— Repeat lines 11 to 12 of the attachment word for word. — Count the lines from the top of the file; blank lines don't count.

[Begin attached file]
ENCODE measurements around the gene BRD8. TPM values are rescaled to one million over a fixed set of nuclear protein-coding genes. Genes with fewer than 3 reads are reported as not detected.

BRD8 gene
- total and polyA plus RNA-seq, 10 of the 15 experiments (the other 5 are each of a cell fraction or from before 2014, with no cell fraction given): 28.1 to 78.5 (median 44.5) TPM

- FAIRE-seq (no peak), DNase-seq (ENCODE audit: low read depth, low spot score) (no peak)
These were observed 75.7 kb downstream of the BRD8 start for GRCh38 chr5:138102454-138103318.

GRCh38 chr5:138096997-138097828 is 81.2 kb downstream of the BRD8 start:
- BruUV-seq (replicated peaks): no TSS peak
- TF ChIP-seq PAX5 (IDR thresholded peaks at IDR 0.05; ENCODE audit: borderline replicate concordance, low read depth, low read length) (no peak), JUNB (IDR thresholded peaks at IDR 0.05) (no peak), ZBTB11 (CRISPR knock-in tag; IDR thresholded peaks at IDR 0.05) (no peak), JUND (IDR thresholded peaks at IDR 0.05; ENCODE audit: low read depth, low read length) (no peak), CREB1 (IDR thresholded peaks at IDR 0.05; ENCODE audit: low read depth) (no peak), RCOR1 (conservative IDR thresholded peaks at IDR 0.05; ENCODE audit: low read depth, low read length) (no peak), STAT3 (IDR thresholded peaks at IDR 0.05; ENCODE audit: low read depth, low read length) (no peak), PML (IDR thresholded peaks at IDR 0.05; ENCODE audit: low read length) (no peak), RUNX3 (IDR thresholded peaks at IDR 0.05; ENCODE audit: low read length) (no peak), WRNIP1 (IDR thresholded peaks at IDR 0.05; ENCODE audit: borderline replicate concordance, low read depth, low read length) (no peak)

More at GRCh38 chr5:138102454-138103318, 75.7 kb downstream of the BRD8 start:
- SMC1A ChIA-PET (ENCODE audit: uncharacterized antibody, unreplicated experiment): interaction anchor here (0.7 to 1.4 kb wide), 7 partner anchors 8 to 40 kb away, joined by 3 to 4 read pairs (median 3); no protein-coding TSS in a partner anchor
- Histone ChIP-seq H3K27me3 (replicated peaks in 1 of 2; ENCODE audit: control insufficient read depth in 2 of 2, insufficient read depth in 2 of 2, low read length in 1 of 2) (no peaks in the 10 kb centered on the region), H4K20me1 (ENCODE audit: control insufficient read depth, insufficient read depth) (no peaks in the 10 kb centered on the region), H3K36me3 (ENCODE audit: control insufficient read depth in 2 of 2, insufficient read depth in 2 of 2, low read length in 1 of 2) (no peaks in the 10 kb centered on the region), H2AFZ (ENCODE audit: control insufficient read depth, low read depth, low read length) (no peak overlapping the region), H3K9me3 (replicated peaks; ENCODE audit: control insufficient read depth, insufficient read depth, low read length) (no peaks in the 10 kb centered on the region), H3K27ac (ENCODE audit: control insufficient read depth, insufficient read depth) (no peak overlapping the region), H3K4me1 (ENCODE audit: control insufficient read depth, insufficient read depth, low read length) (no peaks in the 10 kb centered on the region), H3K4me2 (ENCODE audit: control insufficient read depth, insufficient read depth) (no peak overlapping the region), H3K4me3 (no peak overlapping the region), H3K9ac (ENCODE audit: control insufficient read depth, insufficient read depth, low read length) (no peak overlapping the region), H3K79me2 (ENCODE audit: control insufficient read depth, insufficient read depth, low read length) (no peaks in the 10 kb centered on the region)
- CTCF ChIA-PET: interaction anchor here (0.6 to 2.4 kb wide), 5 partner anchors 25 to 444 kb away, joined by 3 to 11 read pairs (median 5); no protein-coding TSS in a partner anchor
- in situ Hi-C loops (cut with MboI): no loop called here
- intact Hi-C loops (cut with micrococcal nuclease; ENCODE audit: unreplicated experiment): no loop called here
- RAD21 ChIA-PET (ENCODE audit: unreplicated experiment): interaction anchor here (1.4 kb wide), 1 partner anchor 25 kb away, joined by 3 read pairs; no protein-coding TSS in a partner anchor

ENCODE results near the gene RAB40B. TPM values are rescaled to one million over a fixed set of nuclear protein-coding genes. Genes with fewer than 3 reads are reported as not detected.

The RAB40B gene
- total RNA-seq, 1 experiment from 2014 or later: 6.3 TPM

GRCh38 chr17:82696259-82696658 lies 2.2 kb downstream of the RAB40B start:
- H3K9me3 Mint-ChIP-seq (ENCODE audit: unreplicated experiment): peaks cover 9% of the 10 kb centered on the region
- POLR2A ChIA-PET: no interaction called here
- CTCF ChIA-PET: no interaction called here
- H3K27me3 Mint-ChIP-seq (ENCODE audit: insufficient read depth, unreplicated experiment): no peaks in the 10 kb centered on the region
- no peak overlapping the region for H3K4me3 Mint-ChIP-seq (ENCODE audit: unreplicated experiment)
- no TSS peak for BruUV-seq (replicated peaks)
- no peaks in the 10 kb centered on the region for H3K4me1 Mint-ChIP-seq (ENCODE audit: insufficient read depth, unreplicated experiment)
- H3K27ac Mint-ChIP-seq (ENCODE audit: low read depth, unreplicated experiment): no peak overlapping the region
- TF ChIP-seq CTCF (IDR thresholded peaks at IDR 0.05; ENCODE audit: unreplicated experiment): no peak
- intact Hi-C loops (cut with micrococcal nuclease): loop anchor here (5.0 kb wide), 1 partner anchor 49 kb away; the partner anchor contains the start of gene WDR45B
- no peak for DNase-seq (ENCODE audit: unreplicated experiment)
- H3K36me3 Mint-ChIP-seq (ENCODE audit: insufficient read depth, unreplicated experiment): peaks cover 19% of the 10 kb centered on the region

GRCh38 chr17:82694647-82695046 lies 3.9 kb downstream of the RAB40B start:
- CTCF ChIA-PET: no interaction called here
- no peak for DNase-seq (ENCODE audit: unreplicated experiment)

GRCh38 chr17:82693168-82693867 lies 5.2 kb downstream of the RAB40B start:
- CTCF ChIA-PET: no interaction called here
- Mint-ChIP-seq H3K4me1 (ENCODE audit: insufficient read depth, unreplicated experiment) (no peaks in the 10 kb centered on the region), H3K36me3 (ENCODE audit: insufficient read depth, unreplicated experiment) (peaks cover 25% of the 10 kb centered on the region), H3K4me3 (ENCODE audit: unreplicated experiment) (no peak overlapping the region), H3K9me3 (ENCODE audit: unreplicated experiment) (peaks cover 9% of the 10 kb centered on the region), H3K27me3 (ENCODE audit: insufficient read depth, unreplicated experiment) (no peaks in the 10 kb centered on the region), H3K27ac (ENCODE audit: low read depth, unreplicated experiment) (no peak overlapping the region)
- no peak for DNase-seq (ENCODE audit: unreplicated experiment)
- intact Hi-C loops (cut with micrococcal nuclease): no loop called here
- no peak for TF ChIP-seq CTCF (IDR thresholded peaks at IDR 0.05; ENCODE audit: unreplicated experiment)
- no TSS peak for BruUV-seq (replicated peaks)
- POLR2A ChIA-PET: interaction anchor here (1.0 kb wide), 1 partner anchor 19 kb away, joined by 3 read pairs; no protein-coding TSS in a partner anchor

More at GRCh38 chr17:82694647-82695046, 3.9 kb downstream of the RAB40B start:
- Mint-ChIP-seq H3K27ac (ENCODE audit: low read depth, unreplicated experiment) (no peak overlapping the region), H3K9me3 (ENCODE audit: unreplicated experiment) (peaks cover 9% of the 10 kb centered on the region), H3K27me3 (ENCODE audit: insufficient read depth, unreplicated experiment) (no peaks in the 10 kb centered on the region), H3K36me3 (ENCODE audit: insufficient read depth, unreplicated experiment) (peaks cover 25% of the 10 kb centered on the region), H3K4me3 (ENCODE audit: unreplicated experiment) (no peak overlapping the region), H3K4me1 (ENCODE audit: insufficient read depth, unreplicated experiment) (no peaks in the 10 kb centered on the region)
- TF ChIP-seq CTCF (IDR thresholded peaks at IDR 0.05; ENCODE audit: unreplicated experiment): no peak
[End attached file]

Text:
- Histone ChIP-seq H3K27me3 (replicated peaks in 1 of 2; ENCODE audit: control insufficient read depth in 2 of 2, insufficient read depth in 2 of 2, low read length in 1 of 2) (no peaks in the 10 kb centered on the region), H4K20me1 (ENCODE audit: control insufficient read depth, insufficient read depth) (no peaks in the 10 kb centered on the region), H3K36me3 (ENCODE audit: control insufficient read depth in 2 of 2, insufficient read depth in 2 of 2, low read length in 1 of 2) (no peaks in the 10 kb centered on the region), H2AFZ (ENCODE audit: control insufficient read depth, low read depth, low read length) (no peak overlapping the region), H3K9me3 (replicated peaks; ENCODE audit: control insufficient read depth, insufficient read depth, low read length) (no peaks in the 10 kb centered on the region), H3K27ac (ENCODE audit: control insufficient read depth, insufficient read depth) (no peak overlapping the region), H3K4me1 (ENCODE audit: control insufficient read depth, insufficient read depth, low read length) (no peaks in the 10 kb centered on the region), H3K4me2 (ENCODE audit: control insufficient read depth, insufficient read depth) (no peak overlapping the region), H3K4me3 (no peak overlapping the region), H3K9ac (ENCODE audit: control insufficient read depth, insufficient read depth, low read length) (no peak overlapping the region), H3K79me2 (ENCODE audit: control insufficient read depth, insufficient read depth, low read length) (no peaks in the 10 kb centered on the region)
- CTCF ChIA-PET: interaction anchor here (0.6 to 2.4 kb wide), 5 partner anchors 25 to 444 kb away, joined by 3 to 11 read pairs (median 5); no protein-coding TSS in a partner anchor